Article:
So you just got back from a great trip to the beach where you saw some guys and girls doing awesome stuff on the water with a huge kite. Are you ready to invest in learning to Kiteboard/Kitesurf? Find out the important time, equipment, and safety considerations below.
Getting Started in Kiteboarding –
Assess Your Baseline Ability Level of the Fundamental, Prerequisite Skills for Kiteboarding:
- Kite-flying skills – ability to safely rig, launch, fly, land, and de-rig the kite;
- Board skills – experience doing sports where a rider moves over a surface while standing;
- Sailing skills – understanding wind-orientation, points of sail, sheeting/trimming, lift, drag, apparent-wind, and angle of attack and how they effect a kiteboarder as a sailing “system”;
- Water skills – ability to swim and be comfortable in and around the water; and,
- Patience and modesty – understanding that simultaneously executing the above skills successfully (e.g. – rig, launch from point A, go kiteboarding, return to point A, land, and de-rig) is difficult and that considerable time and concerted effort as a beginner will be necessary for success.
The more experience you have with each of these prerequisite skills,
the quicker you will progress!
Get a good “Trainer Kite” in the 2-3 square meter range to learn and master basic kite-flying skills. This is the one skill group that most everyone must learn from scratch when starting. Trainer kites from brands such as Best, HQ, and Slingshot are good and may include an instructional DVD and wrist leash with your purchase.
Step #3 (to be worked on concurrently with Step #2)
Learn “Board Skills” (or build on the skills you may already have). Wakeboarding, surfing, snowboarding, windsurfing and skateboarding are all great ways to develop board skills. Windsurfing experience has the unique benefit of combining all the fundamentals above except kite flying. However, experience with any sport that works your balance while sliding or rolling in a standing position is a good prerequisite for kiteboarding.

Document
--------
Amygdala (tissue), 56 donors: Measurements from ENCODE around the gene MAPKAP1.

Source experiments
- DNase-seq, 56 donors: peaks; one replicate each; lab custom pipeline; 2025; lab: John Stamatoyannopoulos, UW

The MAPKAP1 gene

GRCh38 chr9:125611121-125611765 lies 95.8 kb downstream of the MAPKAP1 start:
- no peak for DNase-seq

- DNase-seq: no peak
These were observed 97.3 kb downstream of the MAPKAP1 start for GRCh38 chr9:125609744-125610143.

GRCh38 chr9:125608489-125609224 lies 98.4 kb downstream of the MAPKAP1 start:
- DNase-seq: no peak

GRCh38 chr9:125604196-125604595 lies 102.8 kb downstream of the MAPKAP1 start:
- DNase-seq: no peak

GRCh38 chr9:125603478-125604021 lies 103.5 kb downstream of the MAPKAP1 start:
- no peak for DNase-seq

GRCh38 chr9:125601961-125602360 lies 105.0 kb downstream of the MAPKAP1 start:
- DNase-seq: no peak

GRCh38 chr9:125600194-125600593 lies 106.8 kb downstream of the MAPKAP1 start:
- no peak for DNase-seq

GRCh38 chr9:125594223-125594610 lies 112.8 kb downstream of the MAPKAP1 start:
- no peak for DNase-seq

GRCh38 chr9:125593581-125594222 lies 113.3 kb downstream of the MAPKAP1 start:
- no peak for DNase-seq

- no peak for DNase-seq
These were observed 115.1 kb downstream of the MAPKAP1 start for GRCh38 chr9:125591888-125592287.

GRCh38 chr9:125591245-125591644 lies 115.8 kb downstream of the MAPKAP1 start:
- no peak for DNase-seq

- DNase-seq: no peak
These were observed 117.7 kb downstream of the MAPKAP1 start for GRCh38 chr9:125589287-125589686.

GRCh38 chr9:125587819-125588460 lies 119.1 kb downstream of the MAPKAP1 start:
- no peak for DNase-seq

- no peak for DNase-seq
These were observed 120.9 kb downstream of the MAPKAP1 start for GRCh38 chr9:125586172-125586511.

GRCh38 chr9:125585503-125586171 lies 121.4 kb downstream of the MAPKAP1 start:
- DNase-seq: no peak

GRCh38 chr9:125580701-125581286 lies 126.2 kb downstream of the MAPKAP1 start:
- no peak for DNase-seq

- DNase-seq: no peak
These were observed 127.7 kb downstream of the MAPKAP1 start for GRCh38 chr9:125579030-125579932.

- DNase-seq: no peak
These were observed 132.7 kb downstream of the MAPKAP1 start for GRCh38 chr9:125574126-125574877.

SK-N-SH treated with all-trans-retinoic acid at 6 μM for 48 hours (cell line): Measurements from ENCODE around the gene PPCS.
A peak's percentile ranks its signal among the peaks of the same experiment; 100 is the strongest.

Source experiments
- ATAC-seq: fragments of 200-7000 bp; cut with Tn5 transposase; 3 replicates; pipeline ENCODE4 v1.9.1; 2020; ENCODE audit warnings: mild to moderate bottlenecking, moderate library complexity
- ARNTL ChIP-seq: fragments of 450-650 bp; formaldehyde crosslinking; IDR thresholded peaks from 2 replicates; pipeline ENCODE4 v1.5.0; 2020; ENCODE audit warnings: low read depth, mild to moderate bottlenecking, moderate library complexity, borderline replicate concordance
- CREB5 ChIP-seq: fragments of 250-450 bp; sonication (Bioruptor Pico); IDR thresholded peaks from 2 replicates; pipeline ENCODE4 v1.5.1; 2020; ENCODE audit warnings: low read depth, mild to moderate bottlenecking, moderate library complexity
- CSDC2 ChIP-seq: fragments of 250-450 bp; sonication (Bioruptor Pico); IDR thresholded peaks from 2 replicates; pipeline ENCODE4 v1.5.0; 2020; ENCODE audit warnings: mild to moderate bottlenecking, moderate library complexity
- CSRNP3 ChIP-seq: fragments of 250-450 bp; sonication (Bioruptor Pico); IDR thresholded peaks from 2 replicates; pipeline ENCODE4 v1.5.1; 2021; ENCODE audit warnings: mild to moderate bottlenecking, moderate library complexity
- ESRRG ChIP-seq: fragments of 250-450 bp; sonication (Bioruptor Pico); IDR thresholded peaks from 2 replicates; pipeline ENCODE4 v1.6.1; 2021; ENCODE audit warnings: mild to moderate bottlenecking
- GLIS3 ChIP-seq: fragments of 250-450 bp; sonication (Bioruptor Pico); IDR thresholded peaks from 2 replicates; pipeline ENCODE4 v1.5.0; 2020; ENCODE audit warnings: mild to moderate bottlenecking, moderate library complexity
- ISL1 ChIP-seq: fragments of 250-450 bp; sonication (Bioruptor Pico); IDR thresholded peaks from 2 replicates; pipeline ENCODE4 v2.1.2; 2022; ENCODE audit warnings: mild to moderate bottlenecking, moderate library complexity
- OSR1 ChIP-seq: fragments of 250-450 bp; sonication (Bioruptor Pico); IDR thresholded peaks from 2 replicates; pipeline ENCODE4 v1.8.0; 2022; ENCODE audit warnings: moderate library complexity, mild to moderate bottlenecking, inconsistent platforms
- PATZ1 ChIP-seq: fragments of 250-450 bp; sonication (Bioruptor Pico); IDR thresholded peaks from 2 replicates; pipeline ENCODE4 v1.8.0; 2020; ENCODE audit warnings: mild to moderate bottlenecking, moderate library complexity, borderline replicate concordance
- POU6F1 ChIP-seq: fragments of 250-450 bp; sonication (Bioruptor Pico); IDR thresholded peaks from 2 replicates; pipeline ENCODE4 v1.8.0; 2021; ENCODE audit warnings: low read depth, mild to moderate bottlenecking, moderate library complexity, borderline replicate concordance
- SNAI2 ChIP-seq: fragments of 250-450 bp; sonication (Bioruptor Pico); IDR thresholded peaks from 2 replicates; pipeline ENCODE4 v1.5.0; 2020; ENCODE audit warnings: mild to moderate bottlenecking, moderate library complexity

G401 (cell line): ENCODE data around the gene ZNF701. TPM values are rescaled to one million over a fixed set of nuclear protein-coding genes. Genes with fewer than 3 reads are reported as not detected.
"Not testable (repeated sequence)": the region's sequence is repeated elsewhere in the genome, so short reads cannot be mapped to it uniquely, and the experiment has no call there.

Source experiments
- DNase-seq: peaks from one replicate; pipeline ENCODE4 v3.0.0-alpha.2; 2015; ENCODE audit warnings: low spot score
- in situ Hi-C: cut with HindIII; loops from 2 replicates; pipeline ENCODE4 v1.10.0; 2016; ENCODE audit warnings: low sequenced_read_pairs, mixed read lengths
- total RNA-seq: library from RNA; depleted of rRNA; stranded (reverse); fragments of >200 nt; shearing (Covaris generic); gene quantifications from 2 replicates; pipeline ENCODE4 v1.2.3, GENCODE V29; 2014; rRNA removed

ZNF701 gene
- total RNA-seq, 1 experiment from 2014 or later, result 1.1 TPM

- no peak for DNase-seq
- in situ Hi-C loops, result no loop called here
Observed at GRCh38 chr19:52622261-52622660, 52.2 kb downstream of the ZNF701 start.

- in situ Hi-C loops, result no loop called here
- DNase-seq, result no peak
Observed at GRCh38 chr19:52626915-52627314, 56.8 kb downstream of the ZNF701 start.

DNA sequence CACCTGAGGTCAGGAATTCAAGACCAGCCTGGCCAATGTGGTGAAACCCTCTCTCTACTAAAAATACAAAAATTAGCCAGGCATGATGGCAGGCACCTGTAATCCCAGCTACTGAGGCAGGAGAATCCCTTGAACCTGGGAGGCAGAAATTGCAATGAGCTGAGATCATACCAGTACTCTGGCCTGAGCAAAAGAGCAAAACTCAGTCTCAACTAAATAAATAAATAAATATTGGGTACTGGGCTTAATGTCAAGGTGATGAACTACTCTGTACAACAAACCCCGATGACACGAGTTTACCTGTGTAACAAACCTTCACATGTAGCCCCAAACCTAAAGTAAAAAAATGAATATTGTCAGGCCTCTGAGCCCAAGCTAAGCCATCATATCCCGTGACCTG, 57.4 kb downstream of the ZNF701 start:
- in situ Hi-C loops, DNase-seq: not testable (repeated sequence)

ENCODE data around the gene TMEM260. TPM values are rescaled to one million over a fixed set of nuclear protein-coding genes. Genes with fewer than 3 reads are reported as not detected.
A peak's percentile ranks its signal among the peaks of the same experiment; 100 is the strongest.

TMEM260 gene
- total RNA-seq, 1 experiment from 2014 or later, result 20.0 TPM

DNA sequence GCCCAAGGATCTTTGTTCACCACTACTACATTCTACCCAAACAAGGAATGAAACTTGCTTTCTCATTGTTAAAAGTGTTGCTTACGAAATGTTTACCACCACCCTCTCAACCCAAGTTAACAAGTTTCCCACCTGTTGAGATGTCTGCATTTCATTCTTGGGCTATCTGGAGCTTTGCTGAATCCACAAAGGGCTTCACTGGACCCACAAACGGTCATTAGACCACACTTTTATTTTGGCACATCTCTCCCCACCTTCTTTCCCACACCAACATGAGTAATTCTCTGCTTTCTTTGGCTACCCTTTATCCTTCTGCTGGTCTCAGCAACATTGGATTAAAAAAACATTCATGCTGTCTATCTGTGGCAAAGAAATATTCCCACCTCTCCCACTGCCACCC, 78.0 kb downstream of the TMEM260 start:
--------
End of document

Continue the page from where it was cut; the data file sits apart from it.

Independent practice of board sports is strongly recommended and will make a huge difference because it allows you to focus solely on board technique without having to think about flying the kite.
Once kite basics are well practiced and your board skills allow it, a skateboard with helmet and pads can be used in a large, open parking lot to get the feeling of balancing on the board while flying the kite. Weather permitting, the same can be said for using a snowboard. Of course, always use the buddy system when learning (and do your best to avoid solo sessions later, especially as a beginner).
Take lessons from an experienced kiteboarder. Kiteboarding CAN be safe and easy to learn, IF you get proper instruction AND regularly practice what is taught. However, trying to “figure out” this complex sport on your own can risk the health of: you, innocent bystanders, and everyone else’s beach access!
Not convinced you need lessons? Wake up! Check out these *** True Kitemares ***
Get the right gear for your needs. During your lessons, use gear owned by the instructor or school, but be sure to inquire about what would be best suited for you to purchase based on your size, abilities, budget and desired/available riding conditions. Doing so will greatly help your understanding of what specific gear is best for you and make it much easier to select the correct gear when it’s time to buy.
Note: Please use the many resources available to you (internet, magazines, retailers, friends, etc.) during your pursuit of this exciting sport. Remember though, while kiters in the Rochester Windsports Community will likely be happy to support you in this endeavor, asking good questions and being well-informed, conscientious and tactful will go a long way to getting you the answers needed to get you riding the wind safely and successfully. Good luck!